"There is a new Sheriff in town." Things are getting done in this town like never before, and it is gettting recognized worldwide.
 

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Here is why museum park should happen. Just an example of the type of things that go on in the park now:

http://www.miami.com/mld/miamiherald/news/local/12297443.htm

The bloody seawall: foul play or prank?

BY NICHOLAS SPANGLER

[email protected]


The blood was still on the seawall Wednesday, two days after Miami police got an anonymous call: A woman was dumped into the bay off Bicentennial Park. She was handcuffed.

But when police got there, they didn't find a body.

They still haven't.

It's the sort of thing that sets your mind crawling. A woman was executed: She had a life in this city with you, maybe friends and a job. But she did something, or had something, and somebody decided she had to die for it.

Or there was no woman at all: just a nasty, strange joke.

There was a lot of blood on the seawall. It was an eight-foot smear, as if a body had been dragged. Lab tests proved it was human. ''If somebody was pulling a prank, they sure went to a lot of trouble,'' said Miami Police Lt. Bill Schwartz.

The call came in at 6 a.m. Monday. Whoever made it could have spotted the dumping from the MacArthur Causeway, where it arches down into downtown Miami. But the caller must have been close when the woman was dumped, or had very good eyesight, because the sun didn't rise until 6:47.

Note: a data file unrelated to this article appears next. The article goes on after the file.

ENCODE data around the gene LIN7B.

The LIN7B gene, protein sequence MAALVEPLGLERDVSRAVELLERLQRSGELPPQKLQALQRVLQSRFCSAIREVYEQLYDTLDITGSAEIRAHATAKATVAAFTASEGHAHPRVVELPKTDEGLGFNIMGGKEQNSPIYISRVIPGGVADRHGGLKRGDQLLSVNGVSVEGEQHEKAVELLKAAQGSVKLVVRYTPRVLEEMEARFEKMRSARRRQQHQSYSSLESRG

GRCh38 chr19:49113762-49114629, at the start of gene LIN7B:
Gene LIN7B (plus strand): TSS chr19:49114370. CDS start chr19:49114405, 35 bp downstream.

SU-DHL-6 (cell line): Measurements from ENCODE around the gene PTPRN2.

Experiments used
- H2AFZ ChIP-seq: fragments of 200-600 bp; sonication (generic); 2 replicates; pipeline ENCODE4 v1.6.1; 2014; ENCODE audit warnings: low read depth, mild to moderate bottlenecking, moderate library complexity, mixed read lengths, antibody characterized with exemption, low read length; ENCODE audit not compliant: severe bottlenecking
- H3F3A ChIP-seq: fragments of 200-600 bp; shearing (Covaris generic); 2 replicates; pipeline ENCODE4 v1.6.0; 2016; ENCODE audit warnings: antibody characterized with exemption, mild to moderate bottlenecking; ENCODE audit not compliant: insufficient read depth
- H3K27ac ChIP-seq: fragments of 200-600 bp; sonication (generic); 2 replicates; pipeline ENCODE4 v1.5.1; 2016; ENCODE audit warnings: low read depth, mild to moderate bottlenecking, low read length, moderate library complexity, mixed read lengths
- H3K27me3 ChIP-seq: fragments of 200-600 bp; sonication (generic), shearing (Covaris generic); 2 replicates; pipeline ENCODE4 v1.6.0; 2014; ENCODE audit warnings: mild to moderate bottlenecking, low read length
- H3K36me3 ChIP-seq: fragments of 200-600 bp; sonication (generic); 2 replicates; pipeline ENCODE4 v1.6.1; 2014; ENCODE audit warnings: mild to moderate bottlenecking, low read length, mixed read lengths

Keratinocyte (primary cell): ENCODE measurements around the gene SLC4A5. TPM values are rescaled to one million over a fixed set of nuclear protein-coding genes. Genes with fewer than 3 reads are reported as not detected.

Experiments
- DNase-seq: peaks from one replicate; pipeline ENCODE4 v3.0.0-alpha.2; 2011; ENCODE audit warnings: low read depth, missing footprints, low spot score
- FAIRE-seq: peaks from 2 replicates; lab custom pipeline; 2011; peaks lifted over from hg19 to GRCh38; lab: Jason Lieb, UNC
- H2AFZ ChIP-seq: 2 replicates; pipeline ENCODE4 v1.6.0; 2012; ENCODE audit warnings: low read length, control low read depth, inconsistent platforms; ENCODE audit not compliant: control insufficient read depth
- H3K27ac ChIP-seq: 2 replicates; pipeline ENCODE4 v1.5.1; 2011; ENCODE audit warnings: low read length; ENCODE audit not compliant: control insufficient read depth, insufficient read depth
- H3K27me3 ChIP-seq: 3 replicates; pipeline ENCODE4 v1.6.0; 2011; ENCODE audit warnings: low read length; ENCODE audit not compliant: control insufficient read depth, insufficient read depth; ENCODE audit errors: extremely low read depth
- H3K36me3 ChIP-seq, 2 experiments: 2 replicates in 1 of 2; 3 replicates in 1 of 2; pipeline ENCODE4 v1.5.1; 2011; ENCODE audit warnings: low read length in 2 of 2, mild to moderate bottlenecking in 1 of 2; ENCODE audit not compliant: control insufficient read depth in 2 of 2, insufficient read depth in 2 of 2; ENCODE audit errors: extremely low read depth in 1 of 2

A passing boater would have had a better view. And somebody in the park could have seen, perhaps from the south, where an abandoned concession stand shelters a dozen or so homeless men who sleep there most nights.

They don't have cellphones. If one of them made the call, he would have had to run through the park and across Biscayne Boulevard, maybe to a pay phone at the BP gas station.

Or somebody could have seen it from the top of the hill.

''People come up here, do their business,'' said one park maintenance man, sweeping the hilltop patio Wednesday afternoon. 'There's a reason they call it `Punk Hill.' There's drugs, prostitutes. They come here in their Mercedes, the SUVs, nighttimes.''

Officers responding Monday morning found no witnesses. ''The only people I saw in the park yesterday were homeless folks who said they didn't see anything,'' Schwartz said.

Police divers arrived at 8:30 a.m. and spent 45 minutes in a radial search pattern, starting against the seawall and slowly dragging a rope in increasingly large arcs across the surface of Biscayne Bay.